• Score: 0

3:17pm Mon 15 Oct 12

Howie' says...

A. R. Hill wrote:
Howie' Labpur were not on target to eradicate child, you don't get rid of poverty by simply throwing money at the poor like Labour did. Howie the Welfare state is too big, so we need to carefully think of what benefits need the axe, that doesn't mean get rid of all benefit, we need to reform the Welfare state as it is getting out of control. Getting rid of child benefit would not make it the worst place to have children in Europe, you can't win an argument by simply lying Howie'
Read the post. He wants most benefits abolished along with Child Benefit and tax credits............W
hat effect do you think that would have on child poverty?

Labour had a policy to eradicate child poverty by 2020 and although they missed their target in 2010 by 100,000 they had at that time removed 900,000 from child poverty through benefits, taxation and employment targets. Without the major increases in financial support to families with children that Labour introduced, child poverty would be an estimated 1.8 million higher in 2010. Read what Joseph Rowntree foundation or the Child Poverty Action Group have to say:

http://www.cpag.org.
uk/sites/default/fil
es/CPAG-Ending-child
-poverty-by-2020-pro
gress-made-lessons-l
earned-0612_0.pdf

If the welfare state is so big and unaffordable how can we afford to give top rate tax payers a 5% tax cut, we have the money to give the richest in society a tax cut, we apparently have the money to let Goldman Sachs (£10ml), Vodafone (£6bn), off taxes It was not a one off. rich corporations and individuals collectively get away with dodging £95bn every single year. We are told that there is no alternative to drastic cuts to public services but collecting the tax dodged by the super-rich would render the vast majority of the government’s spending cuts unnecessary. But the government has barely lifted a finger to stop corporate tax avoidance. In fact, they’ve gone the other way.

Not only have they signalled a softening of their approach to corporate tax avoidance, but they’ve also slashed jobs at HM Revenue & Customs, making them impotent in the face of corporate tax avoidance. This certainly isn’t a money-saving measure: every pound invested in investigating tax avoidance brings £60 back to the public purse.

http://www.ukuncut.o
rg.uk/targets

Now lets have a look at what the caring, compassionate Conservatives have done.

Iain Duncan Smith, the work and pensions secretary, is to take the first steps to downgrade the former Labour government's commitment to eradicating child poverty in 2020 with a green paper looking at new non-income indicators of poverty.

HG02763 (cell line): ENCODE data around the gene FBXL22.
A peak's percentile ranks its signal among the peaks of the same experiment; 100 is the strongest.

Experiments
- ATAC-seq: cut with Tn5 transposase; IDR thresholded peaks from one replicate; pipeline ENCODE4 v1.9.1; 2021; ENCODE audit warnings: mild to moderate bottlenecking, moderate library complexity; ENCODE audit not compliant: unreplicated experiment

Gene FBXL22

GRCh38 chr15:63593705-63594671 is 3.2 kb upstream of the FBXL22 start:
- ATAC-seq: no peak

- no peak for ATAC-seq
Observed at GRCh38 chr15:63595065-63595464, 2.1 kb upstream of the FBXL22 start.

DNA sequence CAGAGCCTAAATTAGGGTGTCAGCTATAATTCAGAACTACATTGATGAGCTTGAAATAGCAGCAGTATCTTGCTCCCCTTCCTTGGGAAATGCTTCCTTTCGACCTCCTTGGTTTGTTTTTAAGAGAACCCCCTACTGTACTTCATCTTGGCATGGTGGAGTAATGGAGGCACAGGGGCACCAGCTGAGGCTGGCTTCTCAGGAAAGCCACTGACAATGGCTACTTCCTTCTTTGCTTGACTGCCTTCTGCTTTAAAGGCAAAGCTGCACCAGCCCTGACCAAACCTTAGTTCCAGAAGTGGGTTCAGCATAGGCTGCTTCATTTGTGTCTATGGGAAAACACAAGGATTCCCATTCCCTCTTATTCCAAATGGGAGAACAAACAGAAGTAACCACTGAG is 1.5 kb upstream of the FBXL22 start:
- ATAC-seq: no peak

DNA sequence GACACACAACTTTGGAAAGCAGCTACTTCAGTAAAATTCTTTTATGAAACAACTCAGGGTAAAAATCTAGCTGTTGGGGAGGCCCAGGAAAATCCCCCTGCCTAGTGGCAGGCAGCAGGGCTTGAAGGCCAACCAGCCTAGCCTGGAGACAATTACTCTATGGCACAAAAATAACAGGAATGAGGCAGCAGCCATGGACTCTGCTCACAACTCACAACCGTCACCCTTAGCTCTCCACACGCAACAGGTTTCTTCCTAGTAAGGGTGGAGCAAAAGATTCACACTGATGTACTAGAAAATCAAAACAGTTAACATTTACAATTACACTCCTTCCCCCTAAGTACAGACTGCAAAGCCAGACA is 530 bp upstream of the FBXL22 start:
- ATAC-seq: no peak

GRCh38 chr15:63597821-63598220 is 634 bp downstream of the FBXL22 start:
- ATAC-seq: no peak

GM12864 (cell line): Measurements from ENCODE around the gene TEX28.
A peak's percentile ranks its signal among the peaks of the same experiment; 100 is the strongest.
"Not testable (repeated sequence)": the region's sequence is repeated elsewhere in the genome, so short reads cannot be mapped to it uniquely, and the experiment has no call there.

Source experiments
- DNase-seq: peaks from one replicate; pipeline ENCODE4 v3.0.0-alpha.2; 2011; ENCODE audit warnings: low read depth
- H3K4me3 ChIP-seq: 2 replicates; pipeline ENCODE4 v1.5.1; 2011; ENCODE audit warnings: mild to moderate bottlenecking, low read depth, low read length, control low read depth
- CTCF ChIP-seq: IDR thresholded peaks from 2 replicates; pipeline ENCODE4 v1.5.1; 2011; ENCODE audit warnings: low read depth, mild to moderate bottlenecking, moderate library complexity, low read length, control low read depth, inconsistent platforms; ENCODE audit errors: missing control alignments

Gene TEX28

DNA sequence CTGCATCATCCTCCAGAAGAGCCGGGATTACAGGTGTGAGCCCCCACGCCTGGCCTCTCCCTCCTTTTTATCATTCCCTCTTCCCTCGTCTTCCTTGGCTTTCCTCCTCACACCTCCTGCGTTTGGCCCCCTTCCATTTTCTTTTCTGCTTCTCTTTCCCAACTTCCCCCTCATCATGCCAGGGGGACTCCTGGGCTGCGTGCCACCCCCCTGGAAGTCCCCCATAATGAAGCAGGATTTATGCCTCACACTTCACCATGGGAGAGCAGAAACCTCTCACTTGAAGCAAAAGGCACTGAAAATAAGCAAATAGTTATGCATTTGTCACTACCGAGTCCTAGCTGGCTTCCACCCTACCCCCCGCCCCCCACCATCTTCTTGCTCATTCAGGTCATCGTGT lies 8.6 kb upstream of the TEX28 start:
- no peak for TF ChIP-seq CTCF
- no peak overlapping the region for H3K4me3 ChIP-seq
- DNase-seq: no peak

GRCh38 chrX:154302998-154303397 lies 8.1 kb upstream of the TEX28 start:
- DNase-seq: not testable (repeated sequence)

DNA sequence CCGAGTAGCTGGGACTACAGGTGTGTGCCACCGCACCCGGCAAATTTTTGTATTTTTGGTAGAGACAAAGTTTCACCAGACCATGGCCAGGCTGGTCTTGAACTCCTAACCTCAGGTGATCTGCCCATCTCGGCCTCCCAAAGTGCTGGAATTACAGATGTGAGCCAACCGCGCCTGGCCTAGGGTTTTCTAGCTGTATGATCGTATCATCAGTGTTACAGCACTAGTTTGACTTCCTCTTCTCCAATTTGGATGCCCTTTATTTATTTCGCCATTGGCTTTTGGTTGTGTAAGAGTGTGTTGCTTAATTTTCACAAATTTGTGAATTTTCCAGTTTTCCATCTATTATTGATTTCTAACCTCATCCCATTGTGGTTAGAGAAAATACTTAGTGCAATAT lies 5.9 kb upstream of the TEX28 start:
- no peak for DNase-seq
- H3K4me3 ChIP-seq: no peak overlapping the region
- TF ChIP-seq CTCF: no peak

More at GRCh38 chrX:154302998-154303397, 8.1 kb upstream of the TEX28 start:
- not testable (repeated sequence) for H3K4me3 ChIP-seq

http://www.guardian.
co.uk/society/2012/j
un/14/iain-duncan-sm
ith-child-poverty-ta
rgets

A.R. Hill, you don't win an argument by repeating the 'Daily Mail' claptrap.
[quote][p][bold]A. R. Hill[/bold] wrote: Howie' Labpur were not on target to eradicate child, you don't get rid of poverty by simply throwing money at the poor like Labour did. Howie the Welfare state is too big, so we need to carefully think of what benefits need the axe, that doesn't mean get rid of all benefit, we need to reform the Welfare state as it is getting out of control. Getting rid of child benefit would not make it the worst place to have children in Europe, you can't win an argument by simply lying Howie'[/p][/quote]Read the post. He wants most benefits abolished along with Child Benefit and tax credits............W hat effect do you think that would have on child poverty? Labour had a policy to eradicate child poverty by 2020 and although they missed their target in 2010 by 100,000 they had at that time removed 900,000 from child poverty through benefits, taxation and employment targets. Without the major increases in financial support to families with children that Labour introduced, child poverty would be an estimated 1.8 million higher in 2010. Read what Joseph Rowntree foundation or the Child Poverty Action Group have to say: http://www.cpag.org. uk/sites/default/fil es/CPAG-Ending-child -poverty-by-2020-pro gress-made-lessons-l earned-0612_0.pdf If the welfare state is so big and unaffordable how can we afford to give top rate tax payers a 5% tax cut, we have the money to give the richest in society a tax cut, we apparently have the money to let Goldman Sachs (£10ml), Vodafone (£6bn), off taxes It was not a one off. rich corporations and individuals collectively get away with dodging £95bn every single year. We are told that there is no alternative to drastic cuts to public services but collecting the tax dodged by the super-rich would render the vast majority of the government’s spending cuts unnecessary. But the government has barely lifted a finger to stop corporate tax avoidance. In fact, they’ve gone the other way. Not only have they signalled a softening of their approach to corporate tax avoidance, but they’ve also slashed jobs at HM Revenue & Customs, making them impotent in the face of corporate tax avoidance. This certainly isn’t a money-saving measure: every pound invested in investigating tax avoidance brings £60 back to the public purse. http://www.ukuncut.o rg.uk/targets Now lets have a look at what the caring, compassionate Conservatives have done. Iain Duncan Smith, the work and pensions secretary, is to take the first steps to downgrade the former Labour government's commitment to eradicating child poverty in 2020 with a green paper looking at new non-income indicators of poverty. http://www.guardian. co.uk/society/2012/j un/14/iain-duncan-sm ith-child-poverty-ta rgets A.R. Hill, you don't win an argument by repeating the 'Daily Mail' claptrap. Howie'